Need Help! Series 1 Spindle movement problems


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Thread: Series 1 Spindle movement problems

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    Default Series 1 Spindle movement problems

    Hello all.

    Excuse me for my bad english.
    I just have my BP 1 CNC and before i want to run in with a PC and Mach 3 control i want it to run nice and smoothly.
    Now my Y-axis moves very nice. My X-axis only moves in little steps. When i hold the move button i can hear the motor running but the table won't move. I found a bad main transistor behind the heat sink for that axis so i guess i can solve that problem by replacing the bad transistor.
    A different story is the Z-axis. It has the same problem. It can move in little steps. But when i hold the move button, it moves a little bit, then makes some noise and after that i can hear the motor running but it isn't moving anymore.
    I also checked the four main transistors for that one but they all seems to be good. Next i've checked the controlboard which is fitted on the door with the black heat sink. I measured a lot on that one and it seems to be good. What can i check now? I really think it's a electrical problem.
    Hope someone can help me.

    Regards,

    Bart

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    Flush the Z axis with a hydro carbon based solvent. Then re-oil with Mobil Vactra number 2 way oil (or a type 68). This may help.
    If an axis does not have enough power to the motor(bad connection somewhere, a washer or screw dropped onto the terminal strip below those transistors, low voltage, shorted transistor, excessive friction) the motor cannot keep up with the command and falls behind enough to get attracted to the coil behind it instead of the coil in front of it. Thus the motor oscillates between poles and emits a whine like it is running but is not.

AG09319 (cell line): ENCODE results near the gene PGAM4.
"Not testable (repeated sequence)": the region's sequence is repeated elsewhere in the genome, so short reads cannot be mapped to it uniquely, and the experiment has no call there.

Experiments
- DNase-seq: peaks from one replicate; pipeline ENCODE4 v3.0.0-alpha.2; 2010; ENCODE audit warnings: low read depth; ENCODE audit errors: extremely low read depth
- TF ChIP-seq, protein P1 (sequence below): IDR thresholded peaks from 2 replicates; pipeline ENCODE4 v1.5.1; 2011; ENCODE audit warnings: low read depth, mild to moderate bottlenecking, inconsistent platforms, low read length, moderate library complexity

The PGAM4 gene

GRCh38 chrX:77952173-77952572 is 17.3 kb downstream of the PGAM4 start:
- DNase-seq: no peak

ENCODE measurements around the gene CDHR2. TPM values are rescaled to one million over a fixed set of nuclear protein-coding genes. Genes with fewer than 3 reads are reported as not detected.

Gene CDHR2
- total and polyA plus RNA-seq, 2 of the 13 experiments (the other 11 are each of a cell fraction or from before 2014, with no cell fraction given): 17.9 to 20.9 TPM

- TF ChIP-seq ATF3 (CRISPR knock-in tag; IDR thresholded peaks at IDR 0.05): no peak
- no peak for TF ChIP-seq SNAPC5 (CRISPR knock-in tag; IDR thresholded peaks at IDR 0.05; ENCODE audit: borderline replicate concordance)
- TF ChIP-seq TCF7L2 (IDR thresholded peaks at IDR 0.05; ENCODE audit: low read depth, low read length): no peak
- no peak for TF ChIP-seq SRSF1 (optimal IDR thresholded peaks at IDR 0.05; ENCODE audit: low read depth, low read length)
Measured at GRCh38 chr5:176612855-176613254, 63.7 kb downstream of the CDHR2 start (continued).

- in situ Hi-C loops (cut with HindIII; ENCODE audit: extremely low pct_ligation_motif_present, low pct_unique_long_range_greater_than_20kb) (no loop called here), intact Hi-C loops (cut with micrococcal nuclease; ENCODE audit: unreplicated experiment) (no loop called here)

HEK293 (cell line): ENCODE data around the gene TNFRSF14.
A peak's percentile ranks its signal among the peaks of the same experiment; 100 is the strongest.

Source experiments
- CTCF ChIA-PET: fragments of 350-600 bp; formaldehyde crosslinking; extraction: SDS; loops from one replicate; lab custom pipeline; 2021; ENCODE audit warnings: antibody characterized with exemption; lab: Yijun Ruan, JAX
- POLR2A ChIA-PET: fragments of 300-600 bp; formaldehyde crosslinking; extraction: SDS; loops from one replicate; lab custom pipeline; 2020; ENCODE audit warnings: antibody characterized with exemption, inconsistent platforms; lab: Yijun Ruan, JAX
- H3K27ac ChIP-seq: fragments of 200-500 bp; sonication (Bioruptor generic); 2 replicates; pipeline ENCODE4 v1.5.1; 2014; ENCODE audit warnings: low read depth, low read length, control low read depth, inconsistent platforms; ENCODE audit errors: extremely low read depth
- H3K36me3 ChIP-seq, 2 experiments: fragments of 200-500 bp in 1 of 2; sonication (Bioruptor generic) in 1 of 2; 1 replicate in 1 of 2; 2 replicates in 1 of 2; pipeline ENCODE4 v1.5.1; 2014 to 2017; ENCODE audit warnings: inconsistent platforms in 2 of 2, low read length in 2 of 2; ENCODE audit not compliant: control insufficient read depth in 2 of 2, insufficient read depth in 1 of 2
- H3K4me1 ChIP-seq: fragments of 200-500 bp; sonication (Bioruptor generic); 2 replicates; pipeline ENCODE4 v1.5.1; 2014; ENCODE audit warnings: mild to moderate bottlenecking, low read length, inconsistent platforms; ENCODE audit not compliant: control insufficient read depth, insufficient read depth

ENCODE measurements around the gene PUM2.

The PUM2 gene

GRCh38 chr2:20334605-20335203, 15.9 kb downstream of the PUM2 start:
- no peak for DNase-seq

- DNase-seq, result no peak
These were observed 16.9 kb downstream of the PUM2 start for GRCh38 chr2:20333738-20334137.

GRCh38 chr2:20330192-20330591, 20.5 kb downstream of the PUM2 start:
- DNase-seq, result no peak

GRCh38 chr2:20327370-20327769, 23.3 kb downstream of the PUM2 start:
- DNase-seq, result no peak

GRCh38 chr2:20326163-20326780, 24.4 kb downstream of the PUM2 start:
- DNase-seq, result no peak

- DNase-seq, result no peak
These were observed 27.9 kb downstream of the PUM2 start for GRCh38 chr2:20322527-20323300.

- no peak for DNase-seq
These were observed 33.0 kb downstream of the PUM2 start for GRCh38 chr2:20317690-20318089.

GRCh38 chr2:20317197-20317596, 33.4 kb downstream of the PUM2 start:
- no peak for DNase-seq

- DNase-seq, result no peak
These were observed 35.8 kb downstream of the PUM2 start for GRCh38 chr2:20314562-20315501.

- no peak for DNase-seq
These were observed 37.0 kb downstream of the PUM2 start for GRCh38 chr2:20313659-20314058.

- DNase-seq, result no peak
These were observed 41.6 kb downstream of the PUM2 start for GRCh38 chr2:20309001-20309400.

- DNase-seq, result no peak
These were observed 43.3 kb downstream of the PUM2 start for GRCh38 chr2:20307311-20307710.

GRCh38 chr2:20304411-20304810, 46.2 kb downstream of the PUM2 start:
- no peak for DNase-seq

Check current. The ACC board is adjusted to 8.0 amps with the axis in a static state. This is in the maintenance manual.

    George

    (Note: The opinions expressed in this post are my own and are not necessarily those of CNCzone and its management)


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    George,

    I don't have the maintenance manual so I don't know what's in it. Can you give me some more detailed information about what i should do. I don't think i have to flush or re-oil the spindle because when it moves up and down it goes very smootly and it looks really nice. I just can't keep it moving, so i thinks it's typically a electrical issue.
    What you descibe about the motor is what mine does i think. It seems like it's running but probably it isn't

    Bart



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    George.

    What do you exactly mean with the things i should do with the acc board. I don't really understand it (sorry for my bad english) And i don't have the manual you reffered to.
    I already flushed the spindle axis and the thread eventough they looked very good. I checked all the transistors, diodes and fuses. They were all good. Maybe it's because the acceleration is to high but ifso I don't understand why the X and Y axis doesn't have the same problem.

    Bart



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    Press in emergency stop (to turn drives off).
    Remove the DC fuse for the Z axis (fuse 14?).
    Attach a meter than can measure 10 amps DC in place of the fuse.
    Pull out emergency stop and turn drives on.
    Drives should be pulling 8 amps. If not, turn the bottom multi turn potentiometer
    until it does.
    At this point I step the Z down and watch the current. Any variations means that a transistor or some other part of the circuit may be screwed up.
    I usually at this point try a rapid move but you cannot. In rapid, the current should drop to 2 amps or just a little bit more.
    Turn drives off before removing meter or you will blow a transistor.
    Put fuse back in.